He describes how the US and Israel were thwarted by then head of the IAEA Mohammed El Baradei who was deeply skeptical of the information he was being fed by Israeli and US intelligence. But their chance came when his term ended.
The IAEA came to play an even more partisan role after Yukia Amano of Japan replaced ElBaradei in November 2009. A WikiLeaks cable from July 2009 reveals that Amano promised U.S. officials he would be firmly in their camp on Iran in return for American support of his election as director general. “In their camp” could only have meant that he would support the publication of the intelligence dossier — based entirely on intelligence reports and documents from Israel — that ElBaradei had refused to authorize.
What is astounding is that the same pattern of lies and deception by both the government and media that led to the invasion of Iraq is being repeated with the hyped up threats of Iranian nuclear weapons, with the US intelligence agencies fabricating evidence that claimed that Iran had a nuclear weapons program and suppressing reports from its field agents and analysts that there was not such program, and the media uncritically passing on false information. Incredibly, Porter says that it is even worse this time around.
With Iraq, there was at least dissent over issues like its alleged illegal importation of aluminum tubes, which reflected debates within the intelligence community. Coverage of Iran, on the other hand, has been virtually unanimous in reporting the official line without the slightest indication of curiosity about whether it might be false or misleading. The closest we got to investigative work in the commercial media were hints, buried inside longer stories in the Washington Post, of skepticism in the intelligence community about the 2004 laptop documents.
Some of the most egregious misinformation came in late 2007 and early 2008, in stories in the New York Times and Washington Post about two IAEA reports containing the final results of a major agency investigation. Rather than reporting the fact that the agency had been unable to challenge any of Iran’s explanations of the six issues under investigation, the Times and Post stories simply quoted Bush Administration officials and an unnamed IAEA official as dismissing the Iranian responses.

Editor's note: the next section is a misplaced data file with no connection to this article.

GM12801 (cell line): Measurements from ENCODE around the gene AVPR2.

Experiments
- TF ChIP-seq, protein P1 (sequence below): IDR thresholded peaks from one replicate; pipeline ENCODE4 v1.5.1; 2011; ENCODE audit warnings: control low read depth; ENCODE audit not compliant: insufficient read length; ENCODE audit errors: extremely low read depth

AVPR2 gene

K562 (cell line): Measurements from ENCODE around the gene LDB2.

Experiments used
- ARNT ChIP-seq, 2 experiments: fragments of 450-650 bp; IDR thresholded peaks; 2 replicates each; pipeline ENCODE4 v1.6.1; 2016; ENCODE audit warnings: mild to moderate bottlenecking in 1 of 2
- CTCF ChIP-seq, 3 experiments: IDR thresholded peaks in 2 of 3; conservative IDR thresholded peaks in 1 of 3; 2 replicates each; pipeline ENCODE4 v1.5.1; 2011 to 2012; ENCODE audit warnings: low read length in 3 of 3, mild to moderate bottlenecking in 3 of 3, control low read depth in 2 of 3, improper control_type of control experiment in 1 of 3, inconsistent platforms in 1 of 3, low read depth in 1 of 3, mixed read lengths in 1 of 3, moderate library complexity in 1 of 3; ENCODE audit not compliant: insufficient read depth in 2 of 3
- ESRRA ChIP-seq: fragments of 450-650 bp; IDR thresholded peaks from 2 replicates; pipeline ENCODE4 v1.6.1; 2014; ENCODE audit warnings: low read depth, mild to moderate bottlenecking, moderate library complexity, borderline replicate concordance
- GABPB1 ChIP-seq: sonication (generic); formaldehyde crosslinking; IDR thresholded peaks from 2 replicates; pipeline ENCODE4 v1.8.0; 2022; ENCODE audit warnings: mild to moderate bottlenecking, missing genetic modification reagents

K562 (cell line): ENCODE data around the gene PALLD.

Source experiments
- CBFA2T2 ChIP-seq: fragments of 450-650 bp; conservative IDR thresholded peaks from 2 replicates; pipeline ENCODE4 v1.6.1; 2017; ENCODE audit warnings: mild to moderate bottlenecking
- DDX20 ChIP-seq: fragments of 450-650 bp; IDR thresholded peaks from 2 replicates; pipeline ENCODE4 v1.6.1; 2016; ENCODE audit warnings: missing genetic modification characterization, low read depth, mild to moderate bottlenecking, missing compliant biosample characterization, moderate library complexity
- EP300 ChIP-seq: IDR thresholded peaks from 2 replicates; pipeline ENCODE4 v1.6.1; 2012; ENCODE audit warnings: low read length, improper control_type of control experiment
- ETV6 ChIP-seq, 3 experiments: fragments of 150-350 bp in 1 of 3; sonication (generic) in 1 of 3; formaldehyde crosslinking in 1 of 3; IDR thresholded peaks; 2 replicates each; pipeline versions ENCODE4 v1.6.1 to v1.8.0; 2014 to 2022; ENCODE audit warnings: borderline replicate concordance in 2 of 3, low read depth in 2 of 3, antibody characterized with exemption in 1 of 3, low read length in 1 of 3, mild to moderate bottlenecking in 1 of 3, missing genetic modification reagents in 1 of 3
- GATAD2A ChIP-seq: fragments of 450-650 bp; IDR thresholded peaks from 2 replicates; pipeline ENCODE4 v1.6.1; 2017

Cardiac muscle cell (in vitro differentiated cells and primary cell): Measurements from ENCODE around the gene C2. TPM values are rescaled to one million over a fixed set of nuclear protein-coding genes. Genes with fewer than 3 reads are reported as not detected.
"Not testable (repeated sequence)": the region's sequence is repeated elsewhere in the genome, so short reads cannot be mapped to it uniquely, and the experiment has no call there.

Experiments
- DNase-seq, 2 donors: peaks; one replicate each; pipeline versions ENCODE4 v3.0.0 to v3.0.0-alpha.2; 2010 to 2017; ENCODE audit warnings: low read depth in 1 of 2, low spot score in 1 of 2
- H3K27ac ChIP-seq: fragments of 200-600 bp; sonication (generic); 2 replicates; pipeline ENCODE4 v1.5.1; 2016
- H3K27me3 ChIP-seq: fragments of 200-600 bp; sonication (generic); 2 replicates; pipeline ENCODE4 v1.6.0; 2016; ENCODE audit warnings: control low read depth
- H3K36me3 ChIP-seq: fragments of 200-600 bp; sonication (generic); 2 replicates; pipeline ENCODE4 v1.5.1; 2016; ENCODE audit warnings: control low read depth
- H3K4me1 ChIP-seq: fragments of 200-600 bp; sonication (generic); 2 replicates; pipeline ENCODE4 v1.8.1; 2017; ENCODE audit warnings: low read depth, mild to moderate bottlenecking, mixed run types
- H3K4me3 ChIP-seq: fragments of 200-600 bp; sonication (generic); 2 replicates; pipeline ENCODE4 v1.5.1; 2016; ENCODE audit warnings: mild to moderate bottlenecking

When the media challenged the official line, it was only because that line wasn’t hawkish enough. David Sanger of the New York Times carried out a relentless campaign in innumerable articles after the 2007 NIE attacking its conclusion that Iran had ceased work on nuclear weapons in 2003.
Porter says that under pressure from the Israel lobby, the US has adopted a negotiating posture with Iran that makes demands that they know Iran will reject, such as demanding that they remove 80% of their centrifuges.
Nevertheless, the Obama Administration has been so intimidated by the breakout drumbeat that it has now adopted a policy of limiting Iran’s breakout period to between six and twelve months. That translates into a demand that Iran agree to be stripped of 80 percent of its centrifuges, which is all but certain to ensure the breakdown of the talks. Unless the administration changes its posture — which became less likely after it publicly cited that goal as a baseline — fear-mongering propagandists may well succeed in pushing the United States into a situation of increased tension with Iran, including the possible mutual escalation of military threats. That, of course, would be the result that Israeli prime minister Benjamin Netanyahu has long sought.
The full interview is well worth reading.